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As it turns 30 years old, SXSW appears to be reviving its founding spirit

Edward Sharpe and the Magnetic Zeros performed at last year’s South by Southwest Music Conference, the annual showcase in Austin, Texas. The number of performers in 2015 exceeded 2,200.
Edward Sharpe and the Magnetic Zeros performed at last year’s South by Southwest Music Conference, the annual showcase in Austin, Texas. The number of performers in 2015 exceeded 2,200. The Associated Press

The 2016 South by Southwest Music Conference turns 30 years old this week, and even after three decades, the conference is still able to present something newsworthy and even historic.

For the first time in the conference’s history, a sitting president and first lady are scheduled to participate. On Friday, President Barack Obama was set to deliver a keynote address at South by Southwest Interactive, the technology component of the overall festival; film is the third component.

On Wednesday, March 16, at the music conference, first lady Michelle Obama is scheduled to discuss Let Girls Learn, a program that promotes education in places around the world where 62 million young girls are not in school.

The list of past keynote speakers at SXSW is star-studded. It includes Lady Gaga, Bruce Springsteen, Quincy Jones, Lou Reed, Neil Young, Dave Grohl, Snoop Dogg and Pete Townshend. The first lady just jumped to the top of that list.

South by Southwest, which this year began Friday and runs through March 20, started in 1987 as a grassroots festival in one of the world’s best music cities. It brought together unsigned and unknown bands and artists, record labels and industry personnel, as well as the music media. It was founded as a means for artists to get exposure and, possibly, a recording deal.

Thirty years later, things are much different. The number of registrants has gone from 700 in 1987 to more than 30,000 in 2015. The number of performers in 2015 exceeded 2,200, out of nearly 8,000 applicants.

Over 30 years, the festival growth coincided with seismic changes in the record industry, starting in the early 2000s and the onset of Napster and file-sharing. As sales of recordings fell, even some of music’s biggest stars began to enlist SXSW as a means of promotion and attention-grabbing, performers such as Springsteen, Prince, Justin Timberlake, Jay Z, Kanye West, Lady Gaga, the Foo Fighters, Jack White and Metallica.

In 2015, SXSW seemed to retreat from showcasing multimillionaires and multi-Grammy winners. There were still plenty of big-name performers, such as Miley Cyrus, who delivered a surprise show, and rappers, such as J. Cole, Big Sean, T-Pain and Fetty Wap.

But last year’s music festival felt more like it used to. There were fewer blockbuster shows and more official sets from up-and-coming artists trying to make it to the next level.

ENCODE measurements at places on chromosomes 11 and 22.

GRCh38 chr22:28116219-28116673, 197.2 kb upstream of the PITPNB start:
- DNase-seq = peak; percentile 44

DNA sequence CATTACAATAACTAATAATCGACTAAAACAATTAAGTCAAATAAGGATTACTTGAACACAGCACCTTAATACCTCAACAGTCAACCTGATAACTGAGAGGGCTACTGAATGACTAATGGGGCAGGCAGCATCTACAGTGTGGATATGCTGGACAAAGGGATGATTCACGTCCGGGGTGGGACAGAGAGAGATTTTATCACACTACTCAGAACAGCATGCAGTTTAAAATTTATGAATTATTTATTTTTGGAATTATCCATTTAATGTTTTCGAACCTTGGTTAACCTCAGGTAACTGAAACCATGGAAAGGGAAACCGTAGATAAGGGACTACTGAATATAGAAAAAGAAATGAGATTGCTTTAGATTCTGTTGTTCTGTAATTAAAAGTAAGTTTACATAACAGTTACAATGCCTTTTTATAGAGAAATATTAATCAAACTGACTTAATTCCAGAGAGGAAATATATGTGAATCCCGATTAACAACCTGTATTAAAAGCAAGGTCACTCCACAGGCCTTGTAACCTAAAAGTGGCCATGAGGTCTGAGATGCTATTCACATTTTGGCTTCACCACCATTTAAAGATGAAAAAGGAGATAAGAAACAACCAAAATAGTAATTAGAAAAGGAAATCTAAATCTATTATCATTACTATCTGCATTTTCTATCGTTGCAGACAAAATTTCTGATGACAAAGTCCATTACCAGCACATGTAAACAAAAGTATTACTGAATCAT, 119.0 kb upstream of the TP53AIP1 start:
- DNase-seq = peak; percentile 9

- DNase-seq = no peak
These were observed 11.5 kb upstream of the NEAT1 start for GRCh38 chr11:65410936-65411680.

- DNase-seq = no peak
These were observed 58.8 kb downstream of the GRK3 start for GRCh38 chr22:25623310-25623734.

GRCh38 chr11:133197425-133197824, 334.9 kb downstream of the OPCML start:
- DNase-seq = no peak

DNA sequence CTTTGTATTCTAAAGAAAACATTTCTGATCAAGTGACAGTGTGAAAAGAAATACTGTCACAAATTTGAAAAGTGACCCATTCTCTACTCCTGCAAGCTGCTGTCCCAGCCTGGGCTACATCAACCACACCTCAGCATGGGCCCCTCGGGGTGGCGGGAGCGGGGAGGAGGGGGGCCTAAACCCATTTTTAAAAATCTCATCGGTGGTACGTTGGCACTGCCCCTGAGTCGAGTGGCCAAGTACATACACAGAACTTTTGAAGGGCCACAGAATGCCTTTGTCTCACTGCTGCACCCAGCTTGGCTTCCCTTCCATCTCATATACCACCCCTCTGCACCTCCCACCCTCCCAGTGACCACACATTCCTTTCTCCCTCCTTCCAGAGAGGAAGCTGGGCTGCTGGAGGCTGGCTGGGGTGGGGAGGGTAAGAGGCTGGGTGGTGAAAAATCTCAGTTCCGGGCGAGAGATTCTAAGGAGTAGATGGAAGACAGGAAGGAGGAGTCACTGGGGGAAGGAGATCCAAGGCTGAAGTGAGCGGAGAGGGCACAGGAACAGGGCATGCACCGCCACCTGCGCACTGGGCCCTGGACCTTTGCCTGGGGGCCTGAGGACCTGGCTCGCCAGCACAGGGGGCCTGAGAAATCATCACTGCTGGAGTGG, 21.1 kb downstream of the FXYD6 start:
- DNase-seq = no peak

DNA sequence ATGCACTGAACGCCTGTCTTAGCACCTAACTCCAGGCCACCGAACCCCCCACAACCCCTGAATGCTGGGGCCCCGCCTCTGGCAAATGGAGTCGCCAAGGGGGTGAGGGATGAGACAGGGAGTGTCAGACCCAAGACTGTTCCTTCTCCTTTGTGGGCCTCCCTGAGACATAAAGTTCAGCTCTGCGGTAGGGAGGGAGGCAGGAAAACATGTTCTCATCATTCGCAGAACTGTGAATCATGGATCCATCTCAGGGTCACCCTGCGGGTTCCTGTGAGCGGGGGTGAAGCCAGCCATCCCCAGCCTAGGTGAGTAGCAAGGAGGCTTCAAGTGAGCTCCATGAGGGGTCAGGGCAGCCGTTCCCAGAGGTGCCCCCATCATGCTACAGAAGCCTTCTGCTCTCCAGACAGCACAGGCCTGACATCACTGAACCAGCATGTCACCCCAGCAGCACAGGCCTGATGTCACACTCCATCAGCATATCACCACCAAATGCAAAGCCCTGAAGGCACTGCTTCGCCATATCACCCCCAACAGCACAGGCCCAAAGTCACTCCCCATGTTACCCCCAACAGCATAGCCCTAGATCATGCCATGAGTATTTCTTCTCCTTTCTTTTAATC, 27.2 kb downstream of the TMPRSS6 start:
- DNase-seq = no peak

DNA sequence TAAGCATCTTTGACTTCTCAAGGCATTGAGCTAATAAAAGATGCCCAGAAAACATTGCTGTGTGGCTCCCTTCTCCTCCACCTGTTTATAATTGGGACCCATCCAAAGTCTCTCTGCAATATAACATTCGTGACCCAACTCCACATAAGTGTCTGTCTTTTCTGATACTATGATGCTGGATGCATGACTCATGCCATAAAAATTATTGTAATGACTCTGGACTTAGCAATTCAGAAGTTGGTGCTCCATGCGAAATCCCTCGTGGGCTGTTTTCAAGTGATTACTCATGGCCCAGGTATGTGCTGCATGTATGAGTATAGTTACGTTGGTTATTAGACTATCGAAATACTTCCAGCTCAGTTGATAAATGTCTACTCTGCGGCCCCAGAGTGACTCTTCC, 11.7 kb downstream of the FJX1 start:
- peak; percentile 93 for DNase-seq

It also showcased “buzz” bands and artists trying to break through: Courtney Barnett, Angel Olsen, Nikki Lane, Leon Bridges, Charles Bradley and the War on Drugs. Kansas City band Madisen Ward and the Mama Bear also got plenty of the spotlight, playing several showcases before large audiences five months after they’d signed with the independent label Glassnote Records.

This year, there are plenty of well-known acts — Loretta Lynn, Bloc Party, George Clinton and Parliament Funkadelic, Jenny Lewis, Naughty by Nature. The headliners at the big, free outdoor show at Lady Bird Lake include Ray Lamontagne and Coheed and Cambria.

But even more than last year, this year’s festival seems to concede more of its schedule to smaller bands, signed and unsigned. This week, for the seventh year in a row, convoys of Kansas City musicians will invade Austin for the MidCoast Takeover at the Shangri-la, a venue east of the SXSW hubbub in Austin. More than 100 bands will perform on two stages over four days.

The event is sponsored by the local Midwest Music Foundation, and it is free — no badge, wristband or admission required. Every year, it puts mostly Kansas City and Lawrence bands in front of people who have never been exposed to our music community and its work.

Some of the best showcases occur during the day inside the Austin Convention Center, where the three or four stages feature a mix of well-known acts (like Jakob Dylan one year) and unsigned or small-label bands. The international stage, which features bands from all over the world playing all styles of music, is always a source of great, indelible discovery.

Therein lies the real charm of this festival: running into the unexpected and not spending so much attention on bands that tour regularly. I’ll be in Austin from Wednesday through Saturday, checking in on the MidCoast Takeover, sitting in on panel discussions that pertain to being a music consumer and fan and trolling venues and showcases for new bands to recommend. Follow me on Facebook and Twitter (@phinnagain and @kcstarrockville).

I’ll arrive too late to see the first lady speak, which means I’ll miss the person on this year’s agenda with the most star power.

Timothy Finn: 816-234-4781, @phinnagain